When I was flipping through pages of various cookbooks in my hey days of recipe hunting, I came across a dish called Pasty; a snack item of Cornwall, United Kingdom, which has a rich history of its own, related to fishermen and miners. Upon first reading of the ingredients and method, I remember thinking,
This sounds a lot like Karipap.
The dough, made of flour and water, with a little fat, encloses a hearty filling of potatoes and meat, and forms a half circle with a crimped curvy edge. It is said that the pasties were created for miners because they were able to eat it with dirty hands by chomping on the meaty filling and chucking away the part of the dough that was marred by the dirt.
I had often wondered about the origins of Karipap, a Malaysian version of pasty, if you will. Also called curry puff in English, it is like a mini savory calzone filled with a variety of fillings ranging from the typical potatoes and carrots to shredded meat and chicken, usually cooked with curry spice. Of course now, the karipap has gone through its own evolution and today we even have Karipap Pusing (Swirled Curry Puff), where the creation of dough creates a finished product that boasts swirled patterns on the doughy crusts, of different golden shades. A bite of Karipap gives you a mouthful of crispy deep fried crust, dry and flaky on the outside, and as the outer enclosure crumbles away in your mouth, the filling reveals itself. Via the slightly chewy and moist part of the crust that touches the filling, your tastes buds are now exposed to a spicy medley cubed potatoes and carrots that are cooked in curry spice. Best eaten warm, Karipap can serve as a filling snack, or even a light lunch.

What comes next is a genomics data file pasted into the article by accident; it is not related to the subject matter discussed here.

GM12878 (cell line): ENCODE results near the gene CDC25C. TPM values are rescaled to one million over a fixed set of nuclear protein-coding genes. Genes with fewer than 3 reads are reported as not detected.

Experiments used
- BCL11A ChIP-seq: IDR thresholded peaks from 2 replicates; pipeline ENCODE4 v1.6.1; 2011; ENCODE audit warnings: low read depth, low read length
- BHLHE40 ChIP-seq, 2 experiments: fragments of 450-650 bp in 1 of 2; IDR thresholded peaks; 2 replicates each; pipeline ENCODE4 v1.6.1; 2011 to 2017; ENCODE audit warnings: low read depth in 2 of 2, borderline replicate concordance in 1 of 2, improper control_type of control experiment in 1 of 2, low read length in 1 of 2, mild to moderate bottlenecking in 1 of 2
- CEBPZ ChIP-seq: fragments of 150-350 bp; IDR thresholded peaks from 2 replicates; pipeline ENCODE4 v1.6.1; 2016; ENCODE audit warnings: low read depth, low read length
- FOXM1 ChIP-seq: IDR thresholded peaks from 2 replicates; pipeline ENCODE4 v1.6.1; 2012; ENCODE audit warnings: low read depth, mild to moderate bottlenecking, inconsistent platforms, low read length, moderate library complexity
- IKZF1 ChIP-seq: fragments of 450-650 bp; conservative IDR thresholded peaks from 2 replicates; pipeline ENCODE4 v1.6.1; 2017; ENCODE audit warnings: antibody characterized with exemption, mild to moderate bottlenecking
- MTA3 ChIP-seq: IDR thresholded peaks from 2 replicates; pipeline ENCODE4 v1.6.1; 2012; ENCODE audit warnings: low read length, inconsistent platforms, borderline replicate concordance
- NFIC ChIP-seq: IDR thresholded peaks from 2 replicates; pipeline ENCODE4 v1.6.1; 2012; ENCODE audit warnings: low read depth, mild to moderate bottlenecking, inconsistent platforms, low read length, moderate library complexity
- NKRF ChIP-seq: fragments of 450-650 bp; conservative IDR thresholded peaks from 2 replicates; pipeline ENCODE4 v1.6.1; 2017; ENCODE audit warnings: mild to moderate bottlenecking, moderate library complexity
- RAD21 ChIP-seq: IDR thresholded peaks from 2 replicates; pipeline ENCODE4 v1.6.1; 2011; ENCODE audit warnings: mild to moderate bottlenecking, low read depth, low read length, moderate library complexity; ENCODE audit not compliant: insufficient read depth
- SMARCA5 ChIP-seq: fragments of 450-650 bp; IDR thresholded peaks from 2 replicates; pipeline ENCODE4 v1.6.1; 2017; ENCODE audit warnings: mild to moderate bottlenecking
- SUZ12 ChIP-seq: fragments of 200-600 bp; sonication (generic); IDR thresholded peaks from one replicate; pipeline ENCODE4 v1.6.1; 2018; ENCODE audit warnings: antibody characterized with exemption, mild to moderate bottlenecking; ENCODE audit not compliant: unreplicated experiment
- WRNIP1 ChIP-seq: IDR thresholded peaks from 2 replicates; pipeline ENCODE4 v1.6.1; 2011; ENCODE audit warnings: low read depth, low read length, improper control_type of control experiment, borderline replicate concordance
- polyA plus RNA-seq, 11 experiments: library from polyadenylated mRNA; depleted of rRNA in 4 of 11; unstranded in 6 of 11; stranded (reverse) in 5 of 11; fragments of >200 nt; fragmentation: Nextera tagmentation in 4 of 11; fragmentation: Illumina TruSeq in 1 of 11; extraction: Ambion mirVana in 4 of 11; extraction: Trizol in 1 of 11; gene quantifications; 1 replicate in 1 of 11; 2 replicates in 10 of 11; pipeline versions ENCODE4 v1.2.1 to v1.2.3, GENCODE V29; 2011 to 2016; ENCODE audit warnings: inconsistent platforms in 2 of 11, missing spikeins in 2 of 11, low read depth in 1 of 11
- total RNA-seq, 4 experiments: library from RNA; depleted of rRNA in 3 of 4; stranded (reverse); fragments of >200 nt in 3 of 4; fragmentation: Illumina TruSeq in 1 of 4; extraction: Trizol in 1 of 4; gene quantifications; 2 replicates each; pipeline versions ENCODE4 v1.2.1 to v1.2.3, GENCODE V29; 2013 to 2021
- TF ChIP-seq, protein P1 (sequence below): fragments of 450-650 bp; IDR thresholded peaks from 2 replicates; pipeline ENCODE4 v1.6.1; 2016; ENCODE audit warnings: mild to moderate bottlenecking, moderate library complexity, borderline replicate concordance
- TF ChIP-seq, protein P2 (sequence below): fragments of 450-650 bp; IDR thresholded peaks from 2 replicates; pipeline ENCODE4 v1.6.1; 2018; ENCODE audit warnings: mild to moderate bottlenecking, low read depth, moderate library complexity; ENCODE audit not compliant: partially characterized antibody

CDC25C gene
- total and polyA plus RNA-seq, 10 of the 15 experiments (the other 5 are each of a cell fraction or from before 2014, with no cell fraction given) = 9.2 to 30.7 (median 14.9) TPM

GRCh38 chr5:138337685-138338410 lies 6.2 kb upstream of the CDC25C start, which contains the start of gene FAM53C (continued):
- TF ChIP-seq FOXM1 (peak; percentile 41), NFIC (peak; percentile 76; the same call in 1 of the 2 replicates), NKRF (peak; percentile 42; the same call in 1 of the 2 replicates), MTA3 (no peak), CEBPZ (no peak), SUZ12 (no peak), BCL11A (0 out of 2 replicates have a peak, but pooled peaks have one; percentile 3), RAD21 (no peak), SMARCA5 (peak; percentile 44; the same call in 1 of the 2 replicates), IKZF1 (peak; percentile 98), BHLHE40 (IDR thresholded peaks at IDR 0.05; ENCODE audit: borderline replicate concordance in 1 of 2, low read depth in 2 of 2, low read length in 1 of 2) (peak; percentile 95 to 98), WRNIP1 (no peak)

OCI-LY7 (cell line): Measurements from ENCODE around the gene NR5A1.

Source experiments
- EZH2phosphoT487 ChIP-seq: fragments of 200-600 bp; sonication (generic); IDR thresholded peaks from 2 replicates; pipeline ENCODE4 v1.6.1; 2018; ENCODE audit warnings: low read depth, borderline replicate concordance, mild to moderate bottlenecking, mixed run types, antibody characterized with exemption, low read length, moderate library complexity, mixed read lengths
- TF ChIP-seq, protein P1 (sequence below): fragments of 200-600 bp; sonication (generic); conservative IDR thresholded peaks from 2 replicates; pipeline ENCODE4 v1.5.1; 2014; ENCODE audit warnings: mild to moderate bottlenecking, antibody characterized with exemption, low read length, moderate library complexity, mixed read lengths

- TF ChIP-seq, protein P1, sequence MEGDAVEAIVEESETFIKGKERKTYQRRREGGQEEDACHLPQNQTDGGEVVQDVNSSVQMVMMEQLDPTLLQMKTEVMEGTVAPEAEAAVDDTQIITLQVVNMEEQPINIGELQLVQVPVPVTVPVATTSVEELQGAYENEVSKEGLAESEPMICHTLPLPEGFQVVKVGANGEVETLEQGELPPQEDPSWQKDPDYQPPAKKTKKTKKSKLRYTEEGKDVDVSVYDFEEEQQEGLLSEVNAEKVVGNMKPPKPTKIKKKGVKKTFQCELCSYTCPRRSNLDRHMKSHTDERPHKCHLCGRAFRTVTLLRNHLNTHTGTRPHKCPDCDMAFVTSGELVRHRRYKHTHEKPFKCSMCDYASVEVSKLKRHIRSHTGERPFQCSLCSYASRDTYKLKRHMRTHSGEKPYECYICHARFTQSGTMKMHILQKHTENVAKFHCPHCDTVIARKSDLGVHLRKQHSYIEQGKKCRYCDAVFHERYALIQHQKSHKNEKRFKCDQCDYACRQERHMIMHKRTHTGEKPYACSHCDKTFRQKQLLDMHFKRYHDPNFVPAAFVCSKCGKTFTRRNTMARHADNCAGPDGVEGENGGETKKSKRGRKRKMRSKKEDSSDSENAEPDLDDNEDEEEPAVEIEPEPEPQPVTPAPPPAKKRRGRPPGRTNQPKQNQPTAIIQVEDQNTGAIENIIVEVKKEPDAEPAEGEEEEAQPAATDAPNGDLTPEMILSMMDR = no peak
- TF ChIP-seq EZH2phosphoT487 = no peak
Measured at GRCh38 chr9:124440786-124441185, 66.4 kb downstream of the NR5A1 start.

Despite indulging in a hobby of cake decorating for a number of years now, I’m a pathetic failure when it comes to crimping the edges of Karipap by hand. I have never seen it done manually, but I have seen perfect crimping, manual crimping that is, not the automatic ones that are created by the Karipap mold. In my attempts of making homemade Karipap, I have butchered the crimping stage such that the filling broke loose in the sea of hot oil as the edges split open due to my poor crimping. So I turned to the plastic Karipap mold. Nonetheless, I haven’t made as many Karipaps as I want to, because of my poor crimping skills.
And here, I am awed to see how the crimping is actually done, with a lot of sound effects to match:
Maybe I should give this crimping business another try, eh?